“People will need that social interaction,” says Claire Bowen. “So, working from the coffee shop or bakery and getting out and having social interaction is going to be really important to people because they’ve realised during the pandemic that they’ve missed that connection.”
Stevens of Scobie McIntosh agrees there is pent up demand in the market. “Nationwide people are talking about this being one of the main things they have missed the most throughout the pandemic and the three lockdowns – the freedom once more to meet for a great tasting coffee, and a delicious pastry with family or friends,” he says. “For bakers this is great news and a huge opportunity.”
Andrew Bowen concedes that geography will have a big impact on potential. “If you’re in the city, for example, where foot traffic might be 35% of pre-pandemic levels, then your business is really going to struggle,” he says. “But if you’re in a market town, commuter belt or suburb where people live rather than work, then you’re going to see a massive opportunity.”
Time for a brew?
One of the many effects of pandemic on bakery has been businesses taking the plunge in areas they’d considered before or earmarked for further development in the future – such as online sales and home delivery – so perhaps the time is right for hot beverage expansion.
“A lot of the interest is coming from operators who may not have considered the potential of coffee before because the focus has always been on the baked goods,” says Daniel Clarke, managing director at coffee machinery manufacturer La Cimbali.
“But lockdown has created an opportunity to reassess their whole operation and to look for new ways to generate additional revenue streams, coffee being a prime example,” he adds.
Andrew Bowen certainly thinks the time is right to get brewing. “I’m amazed that you wouldn’t consider having a coffee or a hot beverage offering as an independent baker,” he says.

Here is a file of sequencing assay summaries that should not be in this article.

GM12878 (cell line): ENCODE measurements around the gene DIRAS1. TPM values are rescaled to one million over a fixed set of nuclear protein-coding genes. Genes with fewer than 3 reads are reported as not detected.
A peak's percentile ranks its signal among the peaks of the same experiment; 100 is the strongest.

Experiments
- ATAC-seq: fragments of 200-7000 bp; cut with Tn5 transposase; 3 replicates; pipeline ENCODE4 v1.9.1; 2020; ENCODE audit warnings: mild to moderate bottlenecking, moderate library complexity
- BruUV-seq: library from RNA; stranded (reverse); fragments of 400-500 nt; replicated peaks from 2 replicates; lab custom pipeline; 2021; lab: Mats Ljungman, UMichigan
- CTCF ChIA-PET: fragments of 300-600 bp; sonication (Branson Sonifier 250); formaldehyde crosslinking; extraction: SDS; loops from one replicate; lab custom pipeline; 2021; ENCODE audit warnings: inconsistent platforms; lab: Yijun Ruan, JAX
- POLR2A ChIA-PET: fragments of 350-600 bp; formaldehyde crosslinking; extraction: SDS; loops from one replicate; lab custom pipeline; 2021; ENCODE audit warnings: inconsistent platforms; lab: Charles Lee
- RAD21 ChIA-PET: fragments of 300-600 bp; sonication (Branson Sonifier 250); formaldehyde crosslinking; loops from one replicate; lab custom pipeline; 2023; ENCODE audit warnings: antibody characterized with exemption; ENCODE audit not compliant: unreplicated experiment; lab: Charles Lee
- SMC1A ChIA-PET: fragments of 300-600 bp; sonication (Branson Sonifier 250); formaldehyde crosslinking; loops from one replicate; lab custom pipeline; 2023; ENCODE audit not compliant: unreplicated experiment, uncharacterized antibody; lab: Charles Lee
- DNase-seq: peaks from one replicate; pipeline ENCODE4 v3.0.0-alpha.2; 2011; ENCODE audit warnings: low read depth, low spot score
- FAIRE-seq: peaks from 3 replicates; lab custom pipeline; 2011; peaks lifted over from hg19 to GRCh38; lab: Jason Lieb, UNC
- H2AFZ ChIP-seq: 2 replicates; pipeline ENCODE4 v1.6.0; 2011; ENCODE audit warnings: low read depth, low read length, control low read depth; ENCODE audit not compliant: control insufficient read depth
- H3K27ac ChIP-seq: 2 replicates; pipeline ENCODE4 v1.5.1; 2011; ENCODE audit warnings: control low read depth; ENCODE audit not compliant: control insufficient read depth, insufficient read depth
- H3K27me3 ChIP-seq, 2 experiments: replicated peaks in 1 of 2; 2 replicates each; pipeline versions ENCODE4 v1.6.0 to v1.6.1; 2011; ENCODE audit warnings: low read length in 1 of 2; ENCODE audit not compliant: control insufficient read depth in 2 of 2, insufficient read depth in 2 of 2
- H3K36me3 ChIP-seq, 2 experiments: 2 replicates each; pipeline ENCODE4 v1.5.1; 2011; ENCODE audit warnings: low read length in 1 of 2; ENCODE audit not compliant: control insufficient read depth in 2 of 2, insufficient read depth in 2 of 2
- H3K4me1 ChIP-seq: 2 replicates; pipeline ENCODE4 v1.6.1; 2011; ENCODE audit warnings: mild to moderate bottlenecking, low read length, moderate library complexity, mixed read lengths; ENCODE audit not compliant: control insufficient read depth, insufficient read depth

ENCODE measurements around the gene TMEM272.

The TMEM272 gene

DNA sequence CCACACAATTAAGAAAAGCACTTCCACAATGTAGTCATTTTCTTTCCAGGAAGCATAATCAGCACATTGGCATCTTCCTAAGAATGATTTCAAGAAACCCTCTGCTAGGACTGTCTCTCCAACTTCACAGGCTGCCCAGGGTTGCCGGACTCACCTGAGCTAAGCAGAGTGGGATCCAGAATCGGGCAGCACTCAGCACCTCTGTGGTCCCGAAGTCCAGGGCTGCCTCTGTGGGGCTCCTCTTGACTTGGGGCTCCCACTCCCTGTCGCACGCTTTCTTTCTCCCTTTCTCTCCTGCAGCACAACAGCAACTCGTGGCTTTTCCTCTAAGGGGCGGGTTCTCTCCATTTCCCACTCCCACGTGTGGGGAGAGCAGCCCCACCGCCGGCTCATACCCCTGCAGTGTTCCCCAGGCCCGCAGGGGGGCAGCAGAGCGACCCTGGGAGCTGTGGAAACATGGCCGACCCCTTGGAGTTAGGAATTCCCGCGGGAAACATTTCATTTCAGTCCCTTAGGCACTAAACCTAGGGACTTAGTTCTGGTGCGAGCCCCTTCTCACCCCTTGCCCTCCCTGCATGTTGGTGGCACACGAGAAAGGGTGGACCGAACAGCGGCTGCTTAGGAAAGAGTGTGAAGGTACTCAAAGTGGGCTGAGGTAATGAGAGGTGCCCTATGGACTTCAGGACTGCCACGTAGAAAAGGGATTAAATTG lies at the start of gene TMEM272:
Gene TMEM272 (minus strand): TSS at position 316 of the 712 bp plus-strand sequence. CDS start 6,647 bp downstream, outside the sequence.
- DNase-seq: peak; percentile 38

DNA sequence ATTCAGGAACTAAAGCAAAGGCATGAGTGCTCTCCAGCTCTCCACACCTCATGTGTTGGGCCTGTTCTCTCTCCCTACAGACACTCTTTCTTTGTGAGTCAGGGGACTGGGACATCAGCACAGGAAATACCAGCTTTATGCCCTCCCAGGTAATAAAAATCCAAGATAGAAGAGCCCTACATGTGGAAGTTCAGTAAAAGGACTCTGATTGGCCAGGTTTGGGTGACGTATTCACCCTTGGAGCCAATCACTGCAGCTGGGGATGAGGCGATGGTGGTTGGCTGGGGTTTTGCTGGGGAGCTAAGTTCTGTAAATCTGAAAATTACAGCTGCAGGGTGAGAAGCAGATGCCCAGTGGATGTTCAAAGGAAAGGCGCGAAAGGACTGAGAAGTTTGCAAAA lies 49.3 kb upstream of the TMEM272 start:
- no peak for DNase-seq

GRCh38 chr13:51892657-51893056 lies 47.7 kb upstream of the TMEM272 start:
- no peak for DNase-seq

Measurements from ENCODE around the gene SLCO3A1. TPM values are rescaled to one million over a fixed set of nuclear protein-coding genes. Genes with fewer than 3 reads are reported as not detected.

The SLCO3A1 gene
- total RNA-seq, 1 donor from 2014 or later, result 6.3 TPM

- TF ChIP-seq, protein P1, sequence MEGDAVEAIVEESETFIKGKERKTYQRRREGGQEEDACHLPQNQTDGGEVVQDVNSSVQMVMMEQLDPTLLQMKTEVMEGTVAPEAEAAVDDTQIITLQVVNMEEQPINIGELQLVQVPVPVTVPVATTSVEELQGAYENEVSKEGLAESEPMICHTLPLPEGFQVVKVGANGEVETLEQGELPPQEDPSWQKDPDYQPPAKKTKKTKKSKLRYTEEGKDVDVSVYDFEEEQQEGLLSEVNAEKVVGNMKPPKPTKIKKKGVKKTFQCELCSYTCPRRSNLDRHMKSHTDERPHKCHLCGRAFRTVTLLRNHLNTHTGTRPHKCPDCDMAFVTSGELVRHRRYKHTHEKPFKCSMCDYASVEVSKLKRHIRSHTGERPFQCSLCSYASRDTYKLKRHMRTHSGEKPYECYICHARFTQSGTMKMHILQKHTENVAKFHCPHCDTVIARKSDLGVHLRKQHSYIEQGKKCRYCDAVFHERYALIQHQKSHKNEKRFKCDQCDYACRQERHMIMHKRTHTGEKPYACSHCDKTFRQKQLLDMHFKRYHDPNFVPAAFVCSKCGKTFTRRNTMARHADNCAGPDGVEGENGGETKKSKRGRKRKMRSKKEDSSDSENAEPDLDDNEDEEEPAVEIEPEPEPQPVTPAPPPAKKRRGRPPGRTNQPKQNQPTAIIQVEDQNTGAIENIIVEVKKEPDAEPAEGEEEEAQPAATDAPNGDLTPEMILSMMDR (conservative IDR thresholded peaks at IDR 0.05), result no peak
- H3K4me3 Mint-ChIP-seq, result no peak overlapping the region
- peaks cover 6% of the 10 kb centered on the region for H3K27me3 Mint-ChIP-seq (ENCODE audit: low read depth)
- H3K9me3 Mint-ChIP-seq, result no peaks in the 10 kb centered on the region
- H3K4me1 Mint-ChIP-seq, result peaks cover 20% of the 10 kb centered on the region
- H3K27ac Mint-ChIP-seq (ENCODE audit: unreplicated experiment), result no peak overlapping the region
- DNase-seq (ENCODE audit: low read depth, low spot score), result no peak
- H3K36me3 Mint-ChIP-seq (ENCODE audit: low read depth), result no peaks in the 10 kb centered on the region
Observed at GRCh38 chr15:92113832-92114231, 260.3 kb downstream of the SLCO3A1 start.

Likewise, Caravan Coffee Roasters’ Bowley says bakeries “have never had a better time to convert sales of hot beverages, and in particular coffee, to the customers that visit them”.
While many businesses feeling the pandemic pinch might not be in the mood for investment right now, Andrew Bowen insists it’s a great time to spend money. “You can claim 130% on your capital allowance at the moment so if you’ve got any cash, now is the time to spend it,” he says.
Bakeries have never had a better time to convert sales of hot beverages
Hoxton Bakehouse’s Bland reckons somewhere between £10,000 and £14,000 will be enough for a quality espresso machine, plus grinders. “Then you have to think about barristers and training,” he adds.
There’s also upkeep of the machines to consider, as Stevens of Scobie McIntosh points out. “It is important to note that coffee machines that have a steam boiler or filter must be serviced annually for legal compliance of the Pressure System Safety Regulations 2000 (PSSR),” he explains. “Failure to have this test carried out would invalidate your warranty and insurance.”